By Tom PetroRon Barchet, the founder of Victory Brewing Company in Downingtown, Pa., was one of about 100 students who studied the craft of beer-making at the prestigious Technical University of Munich at Weihenstephan. As Ron tells it, his classmates—who hailed from Germany, Austria, Belgium, France and other European nations—all aspired to find work in one of the many well-established brewing companies in their homelands.
Ron’s classmates were shocked to learn that he intended to return to America and open his own brewing company. For his classmates, even the thought of such a venture was unattainable. It was beyond their wildest dreams. Why? Because it is very difficult in those countries to germinate an idea for a new, capital-intensive business venture and see it through from concept to production line.
Meanwhile, Ron came home to Pennsylvania and, with his business partner and childhood friend Bill Covaleski, launched his new brewery. Victory Beer is one of the few U.S. breweries to use whole flower hops, which enhance the flavor and aroma of its more than 20 beers. Since Ron co-founded Victory in 1996, the business has grown to 60 employees producing over 125,000 barrels each year and distributing them worldwide.
Ron’s experience was craft beer revolution in America, with the number of U.S. breweries doubling from 2008 to 2014 and skyrocketing from the low single digits in the early 1980s to more than 3,000 today. Europe has been slower to catch up in this growth, and while craft beer is catching on there too, the rate of growth in breweries from 2008 to 2014 was less than half of that in America.
One reason, I believe, is that little of the infrastructure that we enjoy in America—the resilient and diverse network of regional and community lenders that is required and necessary to support new business formation and growth—exists in those countries. It is something we bankers should not take for granted. It is at the heart of the miracle of the American economy.
The freedoms we enjoy as entrepreneurs and business people are unique to our American culture—unique to the American determination that is the hallmark of the miracle of the U.S. economy. It simply doesn’t exist in other nations. Our financial ecosystem is complex and highly interdependent, comprising many diverse players, in many diverse roles, in many interdependent industries.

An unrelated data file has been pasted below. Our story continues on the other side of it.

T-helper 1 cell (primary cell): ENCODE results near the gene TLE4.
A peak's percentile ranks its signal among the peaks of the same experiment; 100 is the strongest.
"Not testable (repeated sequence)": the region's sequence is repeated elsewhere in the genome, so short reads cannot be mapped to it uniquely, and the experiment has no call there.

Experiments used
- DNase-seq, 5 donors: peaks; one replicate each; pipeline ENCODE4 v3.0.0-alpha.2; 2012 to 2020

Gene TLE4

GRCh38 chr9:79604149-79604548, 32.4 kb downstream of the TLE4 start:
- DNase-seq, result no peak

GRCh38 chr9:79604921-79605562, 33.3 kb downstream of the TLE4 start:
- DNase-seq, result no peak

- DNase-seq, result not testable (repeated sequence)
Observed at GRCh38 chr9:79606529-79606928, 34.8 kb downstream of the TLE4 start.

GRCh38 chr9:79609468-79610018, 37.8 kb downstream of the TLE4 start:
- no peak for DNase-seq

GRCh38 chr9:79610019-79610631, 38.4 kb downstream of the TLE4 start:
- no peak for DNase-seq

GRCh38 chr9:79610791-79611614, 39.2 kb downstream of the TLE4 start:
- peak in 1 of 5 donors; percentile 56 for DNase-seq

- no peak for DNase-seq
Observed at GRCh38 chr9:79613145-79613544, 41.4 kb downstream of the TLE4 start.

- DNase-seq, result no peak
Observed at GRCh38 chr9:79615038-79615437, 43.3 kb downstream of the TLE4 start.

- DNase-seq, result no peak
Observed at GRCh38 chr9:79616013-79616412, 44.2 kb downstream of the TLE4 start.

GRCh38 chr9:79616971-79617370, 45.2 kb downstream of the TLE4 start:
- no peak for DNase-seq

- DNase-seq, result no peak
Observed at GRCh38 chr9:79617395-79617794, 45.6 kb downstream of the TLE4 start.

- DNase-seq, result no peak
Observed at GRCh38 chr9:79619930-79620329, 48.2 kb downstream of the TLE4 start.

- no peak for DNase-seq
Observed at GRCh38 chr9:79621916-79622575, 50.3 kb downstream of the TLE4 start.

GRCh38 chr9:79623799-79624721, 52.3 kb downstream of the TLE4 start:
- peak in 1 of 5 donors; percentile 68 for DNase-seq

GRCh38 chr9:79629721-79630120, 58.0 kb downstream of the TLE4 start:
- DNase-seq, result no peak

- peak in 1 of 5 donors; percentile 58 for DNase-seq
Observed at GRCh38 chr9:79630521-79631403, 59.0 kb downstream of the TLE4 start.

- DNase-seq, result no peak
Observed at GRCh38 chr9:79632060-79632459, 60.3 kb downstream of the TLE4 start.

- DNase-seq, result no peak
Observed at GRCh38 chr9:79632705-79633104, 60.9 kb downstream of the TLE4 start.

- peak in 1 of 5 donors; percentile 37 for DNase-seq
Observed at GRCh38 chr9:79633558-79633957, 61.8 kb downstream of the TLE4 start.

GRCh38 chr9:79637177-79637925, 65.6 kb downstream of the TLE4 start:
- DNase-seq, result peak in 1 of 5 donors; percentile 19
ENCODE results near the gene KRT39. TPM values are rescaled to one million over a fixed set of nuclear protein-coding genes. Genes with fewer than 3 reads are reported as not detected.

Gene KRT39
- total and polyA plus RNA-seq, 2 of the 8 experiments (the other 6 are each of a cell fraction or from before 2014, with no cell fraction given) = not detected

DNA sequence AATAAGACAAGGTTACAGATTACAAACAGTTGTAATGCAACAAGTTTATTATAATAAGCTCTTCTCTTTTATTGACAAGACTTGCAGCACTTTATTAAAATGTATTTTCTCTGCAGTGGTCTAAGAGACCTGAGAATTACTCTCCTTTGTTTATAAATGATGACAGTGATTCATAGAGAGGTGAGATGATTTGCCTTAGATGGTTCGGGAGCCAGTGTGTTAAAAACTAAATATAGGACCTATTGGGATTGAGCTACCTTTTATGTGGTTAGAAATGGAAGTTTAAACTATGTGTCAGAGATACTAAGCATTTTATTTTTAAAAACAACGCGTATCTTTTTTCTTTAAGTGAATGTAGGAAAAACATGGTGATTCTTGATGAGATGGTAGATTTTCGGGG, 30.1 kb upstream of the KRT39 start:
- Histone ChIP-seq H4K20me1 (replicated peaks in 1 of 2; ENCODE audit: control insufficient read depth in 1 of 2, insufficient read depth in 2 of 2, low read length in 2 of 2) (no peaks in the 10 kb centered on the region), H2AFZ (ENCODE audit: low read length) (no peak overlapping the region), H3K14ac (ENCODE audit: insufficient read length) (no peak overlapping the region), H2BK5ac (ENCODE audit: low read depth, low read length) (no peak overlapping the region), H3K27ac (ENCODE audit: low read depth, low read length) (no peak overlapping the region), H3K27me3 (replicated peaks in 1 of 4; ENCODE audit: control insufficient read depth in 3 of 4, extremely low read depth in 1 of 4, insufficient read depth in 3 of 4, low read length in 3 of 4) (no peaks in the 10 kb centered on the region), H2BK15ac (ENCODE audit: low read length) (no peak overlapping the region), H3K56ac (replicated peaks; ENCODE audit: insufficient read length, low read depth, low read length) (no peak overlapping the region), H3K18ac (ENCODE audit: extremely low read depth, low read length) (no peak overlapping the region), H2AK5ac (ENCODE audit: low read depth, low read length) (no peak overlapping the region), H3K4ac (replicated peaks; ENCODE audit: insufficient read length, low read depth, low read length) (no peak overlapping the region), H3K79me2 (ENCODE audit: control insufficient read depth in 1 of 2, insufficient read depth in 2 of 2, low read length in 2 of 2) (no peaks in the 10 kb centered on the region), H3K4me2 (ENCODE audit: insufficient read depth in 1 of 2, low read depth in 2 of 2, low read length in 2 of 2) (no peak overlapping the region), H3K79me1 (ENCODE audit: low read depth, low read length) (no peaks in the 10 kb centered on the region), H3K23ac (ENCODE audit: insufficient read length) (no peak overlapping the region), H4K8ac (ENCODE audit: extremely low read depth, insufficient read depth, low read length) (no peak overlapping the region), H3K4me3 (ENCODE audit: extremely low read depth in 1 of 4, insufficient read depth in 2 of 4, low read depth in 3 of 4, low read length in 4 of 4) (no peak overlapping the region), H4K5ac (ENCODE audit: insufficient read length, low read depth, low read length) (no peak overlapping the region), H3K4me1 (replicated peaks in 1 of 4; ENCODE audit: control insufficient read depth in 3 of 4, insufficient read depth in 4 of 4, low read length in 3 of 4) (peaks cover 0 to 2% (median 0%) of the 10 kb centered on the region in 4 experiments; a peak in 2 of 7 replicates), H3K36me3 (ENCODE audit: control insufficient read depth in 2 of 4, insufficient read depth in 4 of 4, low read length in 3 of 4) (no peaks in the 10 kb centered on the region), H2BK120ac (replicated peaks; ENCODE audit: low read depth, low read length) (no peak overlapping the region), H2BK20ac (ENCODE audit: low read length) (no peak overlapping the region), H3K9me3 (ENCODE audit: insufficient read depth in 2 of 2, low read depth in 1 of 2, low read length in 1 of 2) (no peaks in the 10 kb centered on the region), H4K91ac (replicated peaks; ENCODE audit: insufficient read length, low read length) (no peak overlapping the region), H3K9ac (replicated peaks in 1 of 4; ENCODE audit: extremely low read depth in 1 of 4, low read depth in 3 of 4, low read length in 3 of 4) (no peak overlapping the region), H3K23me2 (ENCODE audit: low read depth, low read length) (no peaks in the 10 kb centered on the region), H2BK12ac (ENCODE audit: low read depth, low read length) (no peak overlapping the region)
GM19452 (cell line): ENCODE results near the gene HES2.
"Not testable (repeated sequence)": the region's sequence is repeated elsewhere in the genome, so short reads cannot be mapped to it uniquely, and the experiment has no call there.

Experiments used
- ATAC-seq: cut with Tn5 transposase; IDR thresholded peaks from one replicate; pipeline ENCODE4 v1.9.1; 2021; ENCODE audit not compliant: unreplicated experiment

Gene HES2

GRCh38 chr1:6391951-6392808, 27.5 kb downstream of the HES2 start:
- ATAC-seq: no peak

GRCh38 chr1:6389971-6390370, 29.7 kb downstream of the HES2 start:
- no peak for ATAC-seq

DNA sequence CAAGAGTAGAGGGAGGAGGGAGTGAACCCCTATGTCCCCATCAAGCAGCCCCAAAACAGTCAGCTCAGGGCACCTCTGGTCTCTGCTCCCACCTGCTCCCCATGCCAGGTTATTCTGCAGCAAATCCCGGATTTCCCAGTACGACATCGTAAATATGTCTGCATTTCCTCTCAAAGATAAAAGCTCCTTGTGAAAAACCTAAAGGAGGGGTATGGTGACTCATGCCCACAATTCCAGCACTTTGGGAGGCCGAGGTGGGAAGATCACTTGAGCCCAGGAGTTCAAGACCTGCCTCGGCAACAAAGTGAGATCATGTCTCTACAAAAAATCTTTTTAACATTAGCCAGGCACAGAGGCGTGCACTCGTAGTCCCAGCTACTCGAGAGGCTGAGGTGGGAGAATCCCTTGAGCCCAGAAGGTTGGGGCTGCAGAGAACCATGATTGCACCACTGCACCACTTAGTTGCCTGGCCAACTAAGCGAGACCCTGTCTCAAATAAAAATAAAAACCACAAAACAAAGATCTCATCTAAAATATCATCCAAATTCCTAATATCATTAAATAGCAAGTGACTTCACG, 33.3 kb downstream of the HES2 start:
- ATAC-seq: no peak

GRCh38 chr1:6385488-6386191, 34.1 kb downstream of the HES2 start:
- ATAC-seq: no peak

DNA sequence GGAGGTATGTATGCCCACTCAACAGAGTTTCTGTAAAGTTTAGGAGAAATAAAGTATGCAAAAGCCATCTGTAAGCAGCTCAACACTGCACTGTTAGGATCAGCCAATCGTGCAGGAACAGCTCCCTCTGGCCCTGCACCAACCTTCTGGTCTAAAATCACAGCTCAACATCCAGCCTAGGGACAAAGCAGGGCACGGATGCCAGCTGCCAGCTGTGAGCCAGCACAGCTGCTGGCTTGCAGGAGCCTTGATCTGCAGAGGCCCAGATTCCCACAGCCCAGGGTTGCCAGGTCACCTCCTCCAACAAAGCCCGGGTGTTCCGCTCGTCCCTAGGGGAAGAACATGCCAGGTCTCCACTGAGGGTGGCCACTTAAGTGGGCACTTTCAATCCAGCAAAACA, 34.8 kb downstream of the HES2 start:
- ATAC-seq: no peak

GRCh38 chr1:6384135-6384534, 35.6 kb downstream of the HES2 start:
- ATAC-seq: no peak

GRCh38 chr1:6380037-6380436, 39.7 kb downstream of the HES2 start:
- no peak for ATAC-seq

It includes banks of all sizes and every charter type and spans many diverse banking business models. It is what makes our capital markets the envy of the world. It is why America’s financial markets are the deepest, broadest, strongest, most transparent, most liquid and safest capital markets anywhere on the planet.
It is this ecosystem that we bankers know and understand, perhaps better than any other players, because we are often central to its smooth, effective and efficient operation. We find ourselves in nearly every aspect of it. It must be protected at all costs.
While our financial ecosystem has been severely damaged by Dodd-Frank, the damage is not irreparable. But we bankers have urgent work to do. We must become vigilant “tree huggers” to protect this fragile ecosystem from the assaults of those who are hostile to it, who inappropriately pin on it the ills of others and who place no value on its hidden but powerful role in making the American economy the envy of the world.
The aim of ABA’s Agenda for America’s Hometown Banks is to reverse deeply flawed public policy and to nurture our financial eco-system back to health. The prosperity of our home towns and our nation depends on it. The futures of our children and grandchildren depend on it. They depend on us to get this right.
Tom Petro is president and CEO of Fox Chase Bancorp in Blue Bell, Pa., and vice chairman of ABA’s Government Relations Council. This article is adapted from his remarks at the GRC’s recent meeting in Washington, D.C.